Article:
Known by a variety of names, including Camp Vancouver (1849-1850), Columbia Barracks (1850-1853), Fort Vancouver (1853-1879), and finally Vancouver Barracks (1879 to present), the United States Army established this post in 1849 on a low ridge above the Hudson's Bay Company's Fort Vancouver to provide for peaceful American settlement of the Oregon Country.
As the first U.S. Army post in the Pacific Northwest, Vancouver Barracks served as a major headquarters and supply depot during the Civil War and Indian War eras. Some seventy officers who attained the rank of general were stationed here, including Ulysses S. Grant, Philip H. Sheridan, George B. McClellan, George Pickett, George Crook, Oliver O. Howard, and Nelson Miles. Later, it served as a recruitment, mobilization and training facility for the Spanish-American War, the Philippine War, and other foreign engagements.
During World War I, Vancouver Barracks was the principal district for the U.S. Army Signal Corps' Spruce Production Division and the site of the world's largest lumber mill. In 1925, the Army established Pearson Field at the post, initiating a sustained role in aviation history. In the 1930s, the post became the district headquarters for the Ninth Corps of the Civilian Conservation Corps (CCC) and, under the command of General George C. Marshall, played an important role in the enrollment, training, and supply of the Pacific Northwest's network of CCC camps. During World War II, Vancouver Barracks served as a training center and staging area for the Portland Subport of Embarkation.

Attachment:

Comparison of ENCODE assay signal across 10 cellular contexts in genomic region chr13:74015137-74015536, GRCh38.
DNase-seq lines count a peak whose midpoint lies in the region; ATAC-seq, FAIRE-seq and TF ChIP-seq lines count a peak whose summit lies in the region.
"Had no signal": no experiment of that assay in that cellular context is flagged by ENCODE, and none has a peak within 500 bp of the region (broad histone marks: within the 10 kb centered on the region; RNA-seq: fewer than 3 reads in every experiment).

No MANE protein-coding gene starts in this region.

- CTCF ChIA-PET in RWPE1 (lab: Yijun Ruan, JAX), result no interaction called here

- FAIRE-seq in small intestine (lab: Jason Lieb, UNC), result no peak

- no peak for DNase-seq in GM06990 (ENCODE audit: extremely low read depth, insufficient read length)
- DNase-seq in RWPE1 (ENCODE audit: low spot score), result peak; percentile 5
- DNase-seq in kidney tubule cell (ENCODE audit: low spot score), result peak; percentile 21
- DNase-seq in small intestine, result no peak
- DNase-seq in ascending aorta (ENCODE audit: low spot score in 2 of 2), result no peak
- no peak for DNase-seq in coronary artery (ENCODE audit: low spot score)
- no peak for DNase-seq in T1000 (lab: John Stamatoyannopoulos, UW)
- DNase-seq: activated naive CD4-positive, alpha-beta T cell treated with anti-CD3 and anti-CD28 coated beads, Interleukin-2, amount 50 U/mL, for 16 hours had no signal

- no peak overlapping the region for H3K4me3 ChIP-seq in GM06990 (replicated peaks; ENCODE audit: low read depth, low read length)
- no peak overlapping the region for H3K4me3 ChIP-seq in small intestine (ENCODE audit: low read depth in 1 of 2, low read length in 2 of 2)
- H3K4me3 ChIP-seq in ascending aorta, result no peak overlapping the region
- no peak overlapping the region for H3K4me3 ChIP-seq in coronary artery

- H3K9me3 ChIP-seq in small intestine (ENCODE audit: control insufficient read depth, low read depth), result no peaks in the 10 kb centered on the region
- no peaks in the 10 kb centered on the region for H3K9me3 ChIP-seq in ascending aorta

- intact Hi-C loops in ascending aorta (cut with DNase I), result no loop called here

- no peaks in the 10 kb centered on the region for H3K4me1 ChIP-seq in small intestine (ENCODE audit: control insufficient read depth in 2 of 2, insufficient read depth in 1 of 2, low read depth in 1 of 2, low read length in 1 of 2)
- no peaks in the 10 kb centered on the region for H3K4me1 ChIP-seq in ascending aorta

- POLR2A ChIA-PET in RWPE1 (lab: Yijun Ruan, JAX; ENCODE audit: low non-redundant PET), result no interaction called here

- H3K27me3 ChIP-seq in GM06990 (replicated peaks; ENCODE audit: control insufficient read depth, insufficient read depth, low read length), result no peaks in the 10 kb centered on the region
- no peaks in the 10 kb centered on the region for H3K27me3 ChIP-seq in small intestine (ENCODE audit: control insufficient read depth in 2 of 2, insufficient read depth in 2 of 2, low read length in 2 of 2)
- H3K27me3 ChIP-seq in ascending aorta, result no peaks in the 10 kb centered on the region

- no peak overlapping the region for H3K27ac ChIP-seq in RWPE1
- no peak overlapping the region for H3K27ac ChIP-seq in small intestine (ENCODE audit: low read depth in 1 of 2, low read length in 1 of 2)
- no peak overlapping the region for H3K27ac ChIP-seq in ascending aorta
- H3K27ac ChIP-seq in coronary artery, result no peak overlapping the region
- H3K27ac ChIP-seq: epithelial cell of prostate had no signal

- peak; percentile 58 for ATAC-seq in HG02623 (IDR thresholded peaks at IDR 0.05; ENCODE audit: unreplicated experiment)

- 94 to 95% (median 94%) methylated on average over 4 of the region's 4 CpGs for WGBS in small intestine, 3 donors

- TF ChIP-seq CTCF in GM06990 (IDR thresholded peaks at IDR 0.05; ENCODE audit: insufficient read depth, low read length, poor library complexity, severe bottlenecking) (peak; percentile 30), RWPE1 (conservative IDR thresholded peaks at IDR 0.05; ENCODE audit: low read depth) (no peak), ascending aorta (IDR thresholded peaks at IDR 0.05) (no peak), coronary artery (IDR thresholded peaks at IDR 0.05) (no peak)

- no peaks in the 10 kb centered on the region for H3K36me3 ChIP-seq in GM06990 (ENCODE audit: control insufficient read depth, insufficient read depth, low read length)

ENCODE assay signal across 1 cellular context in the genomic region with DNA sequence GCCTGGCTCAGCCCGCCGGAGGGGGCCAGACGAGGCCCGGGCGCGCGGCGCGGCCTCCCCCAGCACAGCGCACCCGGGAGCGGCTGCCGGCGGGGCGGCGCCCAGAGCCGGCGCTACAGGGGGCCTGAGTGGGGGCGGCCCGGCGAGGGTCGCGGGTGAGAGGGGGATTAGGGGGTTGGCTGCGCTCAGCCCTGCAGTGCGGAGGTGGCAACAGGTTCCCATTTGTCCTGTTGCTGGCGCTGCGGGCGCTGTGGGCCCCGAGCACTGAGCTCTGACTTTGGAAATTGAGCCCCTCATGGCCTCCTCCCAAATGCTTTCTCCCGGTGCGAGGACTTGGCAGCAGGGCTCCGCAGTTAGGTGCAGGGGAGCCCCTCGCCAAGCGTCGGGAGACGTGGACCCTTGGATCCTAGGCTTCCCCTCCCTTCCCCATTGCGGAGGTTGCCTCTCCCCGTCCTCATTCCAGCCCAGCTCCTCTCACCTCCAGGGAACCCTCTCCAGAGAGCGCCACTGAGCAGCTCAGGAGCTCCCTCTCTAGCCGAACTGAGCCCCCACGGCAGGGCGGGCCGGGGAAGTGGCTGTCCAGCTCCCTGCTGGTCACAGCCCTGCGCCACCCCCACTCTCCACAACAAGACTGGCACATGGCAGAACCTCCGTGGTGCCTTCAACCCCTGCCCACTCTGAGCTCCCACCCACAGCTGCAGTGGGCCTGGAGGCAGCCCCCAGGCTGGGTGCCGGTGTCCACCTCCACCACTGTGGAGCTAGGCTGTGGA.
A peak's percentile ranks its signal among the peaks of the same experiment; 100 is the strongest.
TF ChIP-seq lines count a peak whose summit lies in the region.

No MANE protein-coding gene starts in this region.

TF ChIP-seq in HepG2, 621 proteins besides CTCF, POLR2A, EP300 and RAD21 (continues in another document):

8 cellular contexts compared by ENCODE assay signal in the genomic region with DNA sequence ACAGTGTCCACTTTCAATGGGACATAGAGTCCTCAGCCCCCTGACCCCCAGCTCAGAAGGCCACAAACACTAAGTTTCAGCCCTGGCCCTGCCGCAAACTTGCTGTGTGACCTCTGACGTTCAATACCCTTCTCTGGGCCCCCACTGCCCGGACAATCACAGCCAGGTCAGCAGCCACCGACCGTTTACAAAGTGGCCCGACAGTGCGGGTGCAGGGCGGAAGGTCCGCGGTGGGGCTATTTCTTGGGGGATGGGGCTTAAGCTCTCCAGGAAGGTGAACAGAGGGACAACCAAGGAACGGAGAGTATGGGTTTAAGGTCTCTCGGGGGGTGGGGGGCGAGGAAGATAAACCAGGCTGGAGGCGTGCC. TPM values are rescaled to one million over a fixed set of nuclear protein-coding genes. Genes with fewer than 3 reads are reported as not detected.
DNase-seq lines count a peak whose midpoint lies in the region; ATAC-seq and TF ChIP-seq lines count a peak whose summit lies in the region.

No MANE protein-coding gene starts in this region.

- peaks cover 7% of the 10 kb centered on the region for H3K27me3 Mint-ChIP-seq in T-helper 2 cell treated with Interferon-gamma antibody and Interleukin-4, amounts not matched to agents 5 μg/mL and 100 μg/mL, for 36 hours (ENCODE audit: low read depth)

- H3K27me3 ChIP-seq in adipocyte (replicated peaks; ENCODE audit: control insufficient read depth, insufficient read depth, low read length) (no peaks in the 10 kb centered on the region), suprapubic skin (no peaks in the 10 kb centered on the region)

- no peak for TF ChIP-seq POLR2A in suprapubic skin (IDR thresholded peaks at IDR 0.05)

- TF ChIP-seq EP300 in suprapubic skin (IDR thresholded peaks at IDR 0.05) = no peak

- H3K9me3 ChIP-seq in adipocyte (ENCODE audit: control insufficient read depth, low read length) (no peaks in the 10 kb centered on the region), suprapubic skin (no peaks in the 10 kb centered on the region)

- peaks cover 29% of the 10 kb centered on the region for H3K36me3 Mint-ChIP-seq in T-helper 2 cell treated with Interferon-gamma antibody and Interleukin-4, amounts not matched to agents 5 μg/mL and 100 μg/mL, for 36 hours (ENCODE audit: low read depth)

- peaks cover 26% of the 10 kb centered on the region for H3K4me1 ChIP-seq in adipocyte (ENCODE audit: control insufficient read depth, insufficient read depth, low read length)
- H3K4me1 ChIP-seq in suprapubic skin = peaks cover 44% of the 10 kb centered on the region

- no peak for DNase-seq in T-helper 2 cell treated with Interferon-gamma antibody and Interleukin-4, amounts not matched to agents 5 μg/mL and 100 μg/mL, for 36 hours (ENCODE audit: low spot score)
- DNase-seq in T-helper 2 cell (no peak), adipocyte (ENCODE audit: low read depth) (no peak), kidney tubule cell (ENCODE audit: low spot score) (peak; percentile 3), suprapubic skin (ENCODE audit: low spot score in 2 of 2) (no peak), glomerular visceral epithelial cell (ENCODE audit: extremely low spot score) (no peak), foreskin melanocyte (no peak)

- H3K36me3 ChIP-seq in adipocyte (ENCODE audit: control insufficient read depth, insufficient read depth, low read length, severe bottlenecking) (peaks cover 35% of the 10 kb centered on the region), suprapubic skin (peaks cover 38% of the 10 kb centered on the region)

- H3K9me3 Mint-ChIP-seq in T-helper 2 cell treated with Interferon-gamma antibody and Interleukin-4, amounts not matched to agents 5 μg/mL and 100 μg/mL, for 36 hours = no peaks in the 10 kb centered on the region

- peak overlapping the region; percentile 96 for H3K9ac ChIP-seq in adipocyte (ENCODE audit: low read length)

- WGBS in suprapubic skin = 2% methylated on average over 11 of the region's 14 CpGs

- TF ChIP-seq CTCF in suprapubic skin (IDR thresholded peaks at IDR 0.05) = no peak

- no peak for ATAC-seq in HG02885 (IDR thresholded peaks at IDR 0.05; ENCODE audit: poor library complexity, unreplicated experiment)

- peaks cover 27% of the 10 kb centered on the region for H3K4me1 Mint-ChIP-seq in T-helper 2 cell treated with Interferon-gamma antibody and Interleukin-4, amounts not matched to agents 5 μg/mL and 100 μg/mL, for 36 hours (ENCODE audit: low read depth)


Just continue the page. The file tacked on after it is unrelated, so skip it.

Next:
After World War II, the Army reduced its presence at Vancouver Barracks. In 1948, portions of barracks acreage transferred to the National Park Service for the creation of Fort Vancouver National Historic Site. By 1949, the post included the headquarters of the Sixth Army's Northern Military District and served as home of the 104th Division (Reserves).
Today, Vancouver Barracks remains one of the nation's most historic military posts, and is listed on the National Register of Historic Places. Although the boundaries and surrounding scenery have changed significantly, the central core of the original Vancouver Barracks remains. Thanks, in part, to more than 160 years of Army presence and stewardship, this significant place in our nation's history is well prepared for transfer to the National Park Service, where it will be preserved in perpetuity for the enjoyment, education, and inspiration of future generations.
Visiting Vancouver Barracks
While many of the buildings are closed to the public, wayside exhibits throughout the barracks share the history of this military post. Visitors are invited to explore Vancouver Barracks on foot, or to join us for a Vancouver Barracks Lantern Tour to explore the post after dark.
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